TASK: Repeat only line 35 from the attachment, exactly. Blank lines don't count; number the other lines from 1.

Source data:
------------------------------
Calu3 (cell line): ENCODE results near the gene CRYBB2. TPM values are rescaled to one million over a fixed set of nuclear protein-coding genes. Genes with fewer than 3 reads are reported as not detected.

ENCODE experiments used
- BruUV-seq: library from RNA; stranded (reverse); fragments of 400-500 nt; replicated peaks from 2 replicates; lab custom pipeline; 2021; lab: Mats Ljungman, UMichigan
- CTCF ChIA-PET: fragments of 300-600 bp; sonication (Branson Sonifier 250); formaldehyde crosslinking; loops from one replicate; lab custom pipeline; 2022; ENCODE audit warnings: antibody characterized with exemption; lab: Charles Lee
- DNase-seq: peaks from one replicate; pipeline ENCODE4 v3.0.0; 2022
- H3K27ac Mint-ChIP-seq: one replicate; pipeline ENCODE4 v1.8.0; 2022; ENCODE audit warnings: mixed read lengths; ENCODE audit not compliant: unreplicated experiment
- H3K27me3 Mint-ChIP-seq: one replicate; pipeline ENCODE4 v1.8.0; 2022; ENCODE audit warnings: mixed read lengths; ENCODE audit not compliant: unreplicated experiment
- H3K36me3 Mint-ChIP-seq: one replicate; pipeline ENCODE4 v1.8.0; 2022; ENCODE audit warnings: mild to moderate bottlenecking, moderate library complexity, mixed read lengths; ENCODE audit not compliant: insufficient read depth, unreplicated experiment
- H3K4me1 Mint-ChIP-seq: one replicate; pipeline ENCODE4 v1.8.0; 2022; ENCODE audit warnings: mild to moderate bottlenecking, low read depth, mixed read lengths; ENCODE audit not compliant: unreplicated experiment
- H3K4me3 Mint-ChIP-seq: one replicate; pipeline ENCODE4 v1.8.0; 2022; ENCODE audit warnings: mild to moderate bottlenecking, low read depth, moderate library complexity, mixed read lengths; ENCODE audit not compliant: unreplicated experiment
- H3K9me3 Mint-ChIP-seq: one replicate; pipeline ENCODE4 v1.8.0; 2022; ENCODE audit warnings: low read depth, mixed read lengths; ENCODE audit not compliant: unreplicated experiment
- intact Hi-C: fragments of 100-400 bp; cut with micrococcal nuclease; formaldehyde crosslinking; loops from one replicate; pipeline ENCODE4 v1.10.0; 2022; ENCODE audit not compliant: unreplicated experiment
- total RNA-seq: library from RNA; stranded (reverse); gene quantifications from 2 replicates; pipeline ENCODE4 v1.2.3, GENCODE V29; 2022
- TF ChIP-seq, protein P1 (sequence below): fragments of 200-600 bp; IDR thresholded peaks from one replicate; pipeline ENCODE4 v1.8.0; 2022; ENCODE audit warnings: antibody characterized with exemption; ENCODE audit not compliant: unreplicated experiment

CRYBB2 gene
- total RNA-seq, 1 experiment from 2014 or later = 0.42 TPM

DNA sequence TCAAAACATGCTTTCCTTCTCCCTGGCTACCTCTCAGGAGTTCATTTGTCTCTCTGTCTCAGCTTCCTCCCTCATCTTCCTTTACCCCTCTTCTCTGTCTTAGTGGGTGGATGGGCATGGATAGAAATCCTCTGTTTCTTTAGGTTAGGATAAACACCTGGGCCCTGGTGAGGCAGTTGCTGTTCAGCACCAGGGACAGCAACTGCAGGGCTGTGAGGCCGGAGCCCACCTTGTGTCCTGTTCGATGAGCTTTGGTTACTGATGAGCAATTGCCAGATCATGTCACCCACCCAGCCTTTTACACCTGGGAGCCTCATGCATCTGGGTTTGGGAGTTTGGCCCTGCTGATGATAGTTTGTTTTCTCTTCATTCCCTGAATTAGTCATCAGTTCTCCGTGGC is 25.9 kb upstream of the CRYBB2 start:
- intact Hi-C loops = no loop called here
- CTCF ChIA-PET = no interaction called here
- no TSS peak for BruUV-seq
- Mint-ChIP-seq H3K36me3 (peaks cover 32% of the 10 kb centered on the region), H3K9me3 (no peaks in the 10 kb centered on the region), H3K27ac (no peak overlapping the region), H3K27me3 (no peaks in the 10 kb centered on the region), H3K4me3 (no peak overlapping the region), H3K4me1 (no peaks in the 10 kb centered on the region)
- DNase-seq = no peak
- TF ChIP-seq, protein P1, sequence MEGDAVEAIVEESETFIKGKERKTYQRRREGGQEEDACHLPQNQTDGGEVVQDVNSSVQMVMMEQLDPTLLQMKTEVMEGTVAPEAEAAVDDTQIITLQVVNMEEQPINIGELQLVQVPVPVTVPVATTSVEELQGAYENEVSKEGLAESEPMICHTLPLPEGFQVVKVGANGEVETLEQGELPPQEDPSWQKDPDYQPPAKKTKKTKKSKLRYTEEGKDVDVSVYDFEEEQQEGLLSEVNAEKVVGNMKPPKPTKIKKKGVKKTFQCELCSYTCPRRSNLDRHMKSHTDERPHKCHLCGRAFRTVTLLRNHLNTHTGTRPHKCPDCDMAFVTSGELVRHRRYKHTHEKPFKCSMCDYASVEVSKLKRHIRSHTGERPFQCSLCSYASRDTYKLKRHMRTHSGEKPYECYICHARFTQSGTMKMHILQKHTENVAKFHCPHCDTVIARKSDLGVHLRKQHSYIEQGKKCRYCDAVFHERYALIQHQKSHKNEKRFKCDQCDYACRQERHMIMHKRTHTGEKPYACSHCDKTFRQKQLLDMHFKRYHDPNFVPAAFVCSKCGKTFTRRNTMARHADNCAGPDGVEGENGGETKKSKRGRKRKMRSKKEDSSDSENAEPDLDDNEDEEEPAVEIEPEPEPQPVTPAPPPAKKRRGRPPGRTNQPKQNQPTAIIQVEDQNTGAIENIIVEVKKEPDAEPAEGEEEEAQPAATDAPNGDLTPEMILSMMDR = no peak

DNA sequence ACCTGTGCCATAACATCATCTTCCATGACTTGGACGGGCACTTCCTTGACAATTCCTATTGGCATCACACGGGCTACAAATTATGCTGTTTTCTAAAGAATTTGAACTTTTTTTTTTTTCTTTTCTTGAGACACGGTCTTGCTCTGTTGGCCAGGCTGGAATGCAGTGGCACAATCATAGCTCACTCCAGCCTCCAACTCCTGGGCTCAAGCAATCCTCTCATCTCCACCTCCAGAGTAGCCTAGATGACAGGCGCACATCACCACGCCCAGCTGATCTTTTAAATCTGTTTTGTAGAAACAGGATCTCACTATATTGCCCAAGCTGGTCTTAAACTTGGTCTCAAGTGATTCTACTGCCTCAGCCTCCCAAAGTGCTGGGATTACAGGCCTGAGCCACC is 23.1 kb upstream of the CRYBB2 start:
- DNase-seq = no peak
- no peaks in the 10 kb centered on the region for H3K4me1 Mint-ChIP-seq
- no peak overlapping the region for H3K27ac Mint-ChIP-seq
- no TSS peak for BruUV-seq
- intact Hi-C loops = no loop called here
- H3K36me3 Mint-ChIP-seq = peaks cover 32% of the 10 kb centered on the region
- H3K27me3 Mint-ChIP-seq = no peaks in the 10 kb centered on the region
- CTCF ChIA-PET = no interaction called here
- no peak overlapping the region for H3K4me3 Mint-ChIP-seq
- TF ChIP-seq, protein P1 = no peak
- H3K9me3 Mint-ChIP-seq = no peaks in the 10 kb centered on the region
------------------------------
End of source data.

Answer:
- H3K9me3 Mint-ChIP-seq = no peaks in the 10 kb centered on the region